I am so proud of my city, Seattle, whose City Council just named Columbus Day as Indigenous Peoples’ Day.  There are other sides to this story of discovery, things that were set in motion and disturbed forever. Discovery is like that. Columbus Day has become a celebration of Italian pride, and while I get that on some level, I feel strongly that this day needs to be seen in all its light. Every Columbus Day for years now, I’ve played two songs here in PTown,” Postcards”, and “Wounded Knee”.  Postcards revisits and re-imagines his “discovery” and provides a what-if moment.  What if his heart turned toward Paradise and he ordered the ships to go home without him, burned the maps so no one would know this place existed, and grew old there, lying peacefully in the sun and sand.  “Wounded Knee” tells us what happened over and over as Manifest Destiny rolled over the people who lived here.

Columbus had wanted to sail east to find Japan and all its fabled riches, but was unable to get the funding for his venture.  After hanging around the Spanish court forever, he finally got enough money for three small wooden ships, and sailors to man them.  Armed with Portuguese maps, they sailed to the east and bumped into an island where lived the Taino people.  The history of these indigenous people nearly disappears with this contact.  Violence and disease pretty well took them from their home where they had lived until Columbus came.  This moment in history is a hinge upon which swings the lives of so many.  Discovery is like this.  Claims are made that land has been “discovered”, while all along, people are already there, but people who had a different land ethic.  This ethic said the land owned them, not the other way around.  This ethic fell beneath the driving wheel of the landless Europeans who set out to take land for themselves, and take it they did, claiming it in the name of one country or another.  This day known as Columbus Day, could now be given a new name, one that honors a woefully uncelebrated narrative…the other side, the Indigenous Peoples of this continent, the islands in between, South and Central America, Mexico, Tibet, Russia…the list goes on and on.  It’s time, I think.  Time to honor the rest of the story.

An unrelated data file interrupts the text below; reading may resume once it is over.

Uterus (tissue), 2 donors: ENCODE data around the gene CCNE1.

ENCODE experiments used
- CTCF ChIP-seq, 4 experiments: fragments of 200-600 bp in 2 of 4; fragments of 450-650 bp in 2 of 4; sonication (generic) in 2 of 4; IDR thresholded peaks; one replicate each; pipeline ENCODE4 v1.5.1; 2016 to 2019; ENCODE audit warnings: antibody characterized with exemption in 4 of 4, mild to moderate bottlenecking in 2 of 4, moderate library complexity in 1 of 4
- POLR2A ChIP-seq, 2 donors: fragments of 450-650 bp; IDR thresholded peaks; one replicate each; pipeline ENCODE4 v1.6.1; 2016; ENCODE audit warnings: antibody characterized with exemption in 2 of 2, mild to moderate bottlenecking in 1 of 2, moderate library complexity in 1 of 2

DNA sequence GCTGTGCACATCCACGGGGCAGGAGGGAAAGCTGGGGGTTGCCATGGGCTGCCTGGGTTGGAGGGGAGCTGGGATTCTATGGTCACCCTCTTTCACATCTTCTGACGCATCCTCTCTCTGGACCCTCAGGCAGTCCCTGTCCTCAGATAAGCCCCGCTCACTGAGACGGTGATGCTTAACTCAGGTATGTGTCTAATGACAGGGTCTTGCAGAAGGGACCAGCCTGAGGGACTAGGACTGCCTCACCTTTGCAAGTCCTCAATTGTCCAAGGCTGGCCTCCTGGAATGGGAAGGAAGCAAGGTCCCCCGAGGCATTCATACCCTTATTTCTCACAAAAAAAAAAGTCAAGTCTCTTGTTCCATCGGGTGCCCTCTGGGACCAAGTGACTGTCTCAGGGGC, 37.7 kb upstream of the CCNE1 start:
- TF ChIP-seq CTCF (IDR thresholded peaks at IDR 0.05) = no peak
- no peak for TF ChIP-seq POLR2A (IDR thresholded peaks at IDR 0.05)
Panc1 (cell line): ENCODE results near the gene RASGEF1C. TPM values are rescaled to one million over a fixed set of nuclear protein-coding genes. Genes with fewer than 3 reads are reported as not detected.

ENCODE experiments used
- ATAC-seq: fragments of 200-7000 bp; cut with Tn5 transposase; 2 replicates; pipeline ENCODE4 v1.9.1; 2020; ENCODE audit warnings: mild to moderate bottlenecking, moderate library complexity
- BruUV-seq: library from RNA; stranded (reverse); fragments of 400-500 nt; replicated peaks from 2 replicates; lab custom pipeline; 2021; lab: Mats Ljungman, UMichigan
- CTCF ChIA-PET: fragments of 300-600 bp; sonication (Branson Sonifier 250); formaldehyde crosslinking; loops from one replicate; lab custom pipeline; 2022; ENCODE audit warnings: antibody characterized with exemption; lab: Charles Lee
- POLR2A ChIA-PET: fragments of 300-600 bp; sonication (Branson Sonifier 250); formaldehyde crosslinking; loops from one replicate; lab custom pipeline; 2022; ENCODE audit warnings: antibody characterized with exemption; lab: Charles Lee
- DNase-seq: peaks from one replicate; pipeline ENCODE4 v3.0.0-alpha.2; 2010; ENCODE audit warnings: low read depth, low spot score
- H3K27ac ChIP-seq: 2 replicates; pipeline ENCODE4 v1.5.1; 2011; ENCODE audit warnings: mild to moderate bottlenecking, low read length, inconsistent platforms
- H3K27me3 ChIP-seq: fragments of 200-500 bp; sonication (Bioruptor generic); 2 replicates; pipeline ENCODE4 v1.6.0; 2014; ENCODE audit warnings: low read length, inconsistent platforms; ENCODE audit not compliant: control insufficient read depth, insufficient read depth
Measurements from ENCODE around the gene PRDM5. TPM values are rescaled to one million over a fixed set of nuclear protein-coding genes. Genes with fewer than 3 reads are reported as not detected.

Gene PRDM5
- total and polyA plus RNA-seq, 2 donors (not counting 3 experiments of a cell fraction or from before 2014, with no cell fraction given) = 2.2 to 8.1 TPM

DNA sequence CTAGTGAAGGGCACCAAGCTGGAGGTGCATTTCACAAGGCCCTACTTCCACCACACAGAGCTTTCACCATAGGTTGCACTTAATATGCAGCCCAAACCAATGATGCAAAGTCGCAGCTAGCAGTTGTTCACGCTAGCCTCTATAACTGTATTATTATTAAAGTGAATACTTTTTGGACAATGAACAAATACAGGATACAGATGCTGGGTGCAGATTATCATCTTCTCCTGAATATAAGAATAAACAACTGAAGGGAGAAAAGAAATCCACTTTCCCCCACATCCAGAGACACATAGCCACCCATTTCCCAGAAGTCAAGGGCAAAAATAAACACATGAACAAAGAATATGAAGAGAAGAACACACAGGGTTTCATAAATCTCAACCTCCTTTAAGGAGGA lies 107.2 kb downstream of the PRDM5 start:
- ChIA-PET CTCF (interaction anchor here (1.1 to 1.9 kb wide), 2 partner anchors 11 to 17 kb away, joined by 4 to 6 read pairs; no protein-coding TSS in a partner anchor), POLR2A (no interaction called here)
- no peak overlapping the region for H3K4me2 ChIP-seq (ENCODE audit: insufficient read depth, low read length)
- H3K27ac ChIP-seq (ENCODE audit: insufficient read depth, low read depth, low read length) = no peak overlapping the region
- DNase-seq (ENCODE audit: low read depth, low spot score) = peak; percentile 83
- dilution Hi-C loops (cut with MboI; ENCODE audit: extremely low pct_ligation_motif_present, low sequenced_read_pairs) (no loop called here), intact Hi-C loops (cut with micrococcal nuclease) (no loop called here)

Listen to Postcard from Paradise

THIS NEW YEAR

Written by Cris Williamson on . Posted in Blog

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As the New Year turned, I was fortunate enough to begin this next life-voyage on a beautiful sailing ship in the Caribbean. This was the 5th in a series of Olivia's 40th Anniversary trips, beginning last year and into this year with 3 cruises and 2 resorts.

I was so honored to be a part of it. I've always been honored to play a part in this Olivia adventure, beginning with the birth of a women's record company. The talent and strength and friendships that filled these trips were totally indicative of the thing itself and how women can be and, in fact, are.

I lead a musician's life – which I love! But truly in this way, on these Olivia trips, I've been able to travel, and see some of this amazing world upon which we live. I applaud all the work that goes into making these trips safe and joyous for women.

Fall 2013

Written by Cris Williamson on . Posted in Blog

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Home in Seattle, rehearsing today, getting ready for a gig this coming weekend up in Victoria, BC. I'm going to take the Victoria Clipper, something I've always wanted to do, and in three hours, I'll arrive in Victoria for the gig that evening. God, but I love my job! For two hours I am on stage, pouring my heart out and getting such beautiful response. Whatever I've poured forth is returned two-fold, and thus, there is more in the chamber, more to rain down in evenings to come. It's a relationship, a conversation between my Self and the listeners.